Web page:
IEEE, the world’s largest professional organization dedicated to advancing technology for humanity, announced the launch of a new IEEE Standards Association (IEEE-SA) Industry Connections (IC) program aimed at bringing together diverse stakeholders from across technology, retail, research and standards development to build thought leadership around 3D body processing technology standards. Initial participants include Body Labs; Browzwear; Fishman & Tobin (a division of Global Brands Group); Gerber Technology; Intel; Intervisual; Optitex; Size Stream; USC Center for Body Computing; USC Institute for Creative Technologies; Volumental; and Zappos.
“We are specifically integrating complex systems thinking and cutting edge research and innovation into this effort in order to help reduce technology and market silos, as well as to accelerate the creation of shared value in an open and collaborative environment,” said Luciano C. Oviedo, chair, IEEE-SA IC 3D Body Processing Activity; and strategy & product development, Intel.
“Intel is excited to work with the industry to support open standards development that will help make realistic body model visualization a norm for shopping. Enabling consumers to have a realistic visualization of clothing on themselves before making a purchase solves real pain points for people and helps retailers save costs over time. Platforms that deliver a high quality immersive shopping experience represents a major opportunity for the ecosystem at large,” said Sanjay Vora, vice president, client computing group, Intel.
“Today there is no uniform standard for shoe sizing that is actually being used by footwear companies around the world. As 3D scanning and measurements are becoming an integral tool for buying custom footwear and offering fitting recommendations, we look forward to playing a role in creating a new standard for the industry,” said Josef Grahn, vice president, technology, Volumental.
“Since we’ve lived through the challenges of building support for multiple OS’s and opening up our platform, we’re excited about the potential value that comes from standards that will help ensure interoperability and interconnectivity across the ecosystem,” added Avihay Feld, COO, Browzwear.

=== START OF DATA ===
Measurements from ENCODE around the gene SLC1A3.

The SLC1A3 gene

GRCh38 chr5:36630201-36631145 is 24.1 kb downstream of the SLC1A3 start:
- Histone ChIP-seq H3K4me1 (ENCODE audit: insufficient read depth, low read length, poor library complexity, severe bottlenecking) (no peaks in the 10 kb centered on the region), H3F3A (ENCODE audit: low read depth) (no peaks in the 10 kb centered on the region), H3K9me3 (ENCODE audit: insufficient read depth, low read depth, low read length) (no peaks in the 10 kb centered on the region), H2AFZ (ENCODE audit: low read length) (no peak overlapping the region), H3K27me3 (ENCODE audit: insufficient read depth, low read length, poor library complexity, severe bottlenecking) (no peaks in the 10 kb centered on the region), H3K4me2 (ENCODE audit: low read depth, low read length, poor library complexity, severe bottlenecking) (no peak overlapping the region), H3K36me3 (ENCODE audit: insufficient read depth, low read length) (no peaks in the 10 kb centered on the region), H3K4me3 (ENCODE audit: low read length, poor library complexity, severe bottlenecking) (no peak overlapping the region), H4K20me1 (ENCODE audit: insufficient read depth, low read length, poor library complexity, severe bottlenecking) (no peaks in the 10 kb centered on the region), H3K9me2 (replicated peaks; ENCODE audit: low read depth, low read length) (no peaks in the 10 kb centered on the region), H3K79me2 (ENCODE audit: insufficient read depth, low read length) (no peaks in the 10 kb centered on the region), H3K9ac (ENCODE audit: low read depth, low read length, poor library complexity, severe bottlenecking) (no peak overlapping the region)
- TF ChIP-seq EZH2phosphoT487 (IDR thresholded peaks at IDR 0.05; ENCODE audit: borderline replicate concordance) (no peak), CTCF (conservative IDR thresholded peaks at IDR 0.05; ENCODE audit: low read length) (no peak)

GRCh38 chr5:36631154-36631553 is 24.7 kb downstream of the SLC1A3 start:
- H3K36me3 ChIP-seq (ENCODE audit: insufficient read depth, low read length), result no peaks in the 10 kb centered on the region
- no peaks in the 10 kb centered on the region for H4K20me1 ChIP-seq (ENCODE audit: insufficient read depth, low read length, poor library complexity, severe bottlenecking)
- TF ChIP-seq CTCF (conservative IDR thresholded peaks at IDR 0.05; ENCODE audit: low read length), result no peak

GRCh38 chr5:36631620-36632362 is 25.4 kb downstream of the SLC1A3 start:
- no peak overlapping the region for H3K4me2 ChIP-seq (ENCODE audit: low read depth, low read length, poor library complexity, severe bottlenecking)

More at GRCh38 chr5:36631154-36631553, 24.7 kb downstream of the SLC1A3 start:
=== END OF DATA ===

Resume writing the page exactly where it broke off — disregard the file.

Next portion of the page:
With continued advances being realized across the body processing pipeline such as from 3D scanning, modeling and visualization, it is becoming easier to construct detailed, highly accurate models of inanimate “On-the-Body” objects like clothing, as well as animate “Of-the-Body” objects, such as the human form. Used in concert, these technologies promise to elevate the virtual and in-store retail shopping experience to a new level of immersion by giving consumers a deeper sense for how garments will fit their individual body and personal sense of style through realistic and interactive visual representations. As such, standardization efforts around format types and classifications; quality specifications and metrics; test methods; communication, sharing and security protocols; and privacy guides are under consideration.
“The online shopping experience can be hindered by ordering the wrong size. We feel that immersive technologies, like what companies in this initiative are creating, can help to lessen that. Since we’re constantly evaluating different ways to improve our customer’s experience, immersive technologies that work well together will allow us to do this in new and exciting ways,” said Galen Hardy, senior director, clothing, Zappos.
Karsten H. Newbury, vice president and general manager, software, Gerber Technology, added, “In our experience with fashion design, we have seen the benefits of bringing players together from across the ecosystem to share perspective, learn from each other and collaborate to create shared value. An IEEE standards initiative around 3D body processing has the potential to achieve this and more across the immersive shopping value chain.”
Core members are in planning mode for a spectrum of research and innovation as well as standards scoping activities over 2016 in both virtual and face-to-face formats. A dedicated online forum for group discussion, networking, and documentation of work products will complement meetings.
“As a software provider in 3D virtual clothing, we are interested in pursuing standards in body processing technology to enable consistency and ensure quality during virtual clothing try-on sessions. Working with IEEE will promote interoperability of virtual clothing and virtual bodies from different sources, and allow Optitex, as well as the other stakeholders, to focus on innovation in their respective areas of expertise,” added Dr. Rony Goldenthal, CTO, Optitex.
Through IC activities, IEEE-SA facilitates like-minded organizations and individuals coming together quickly, effectively and economically to build consensus at strategic points in a technology’s lifecycle. IC activities have the unique opportunity to leverage IEEE resources in a customized format to produce a variety of shared results.
“The potential value for standards to address challenges such as quality metrics and protocols around human shape, pose and motion are very high. These standards could reduce fragmentation by enabling independent parties to consistently process sensor data, extract measurements or body geometry from the same relative locations, and easily integrate into broader platforms,” said Bill O’Farrell, co-founder and CEO, Body Labs.
“If we do the right standards in the right way, then it’s a win-win: consumers win with improved buying and wearing experiences and the ecosystem wins with improved supply chain efficiencies and product capabilities,” concluded George Borshukov, founder and CEO, Intervisual.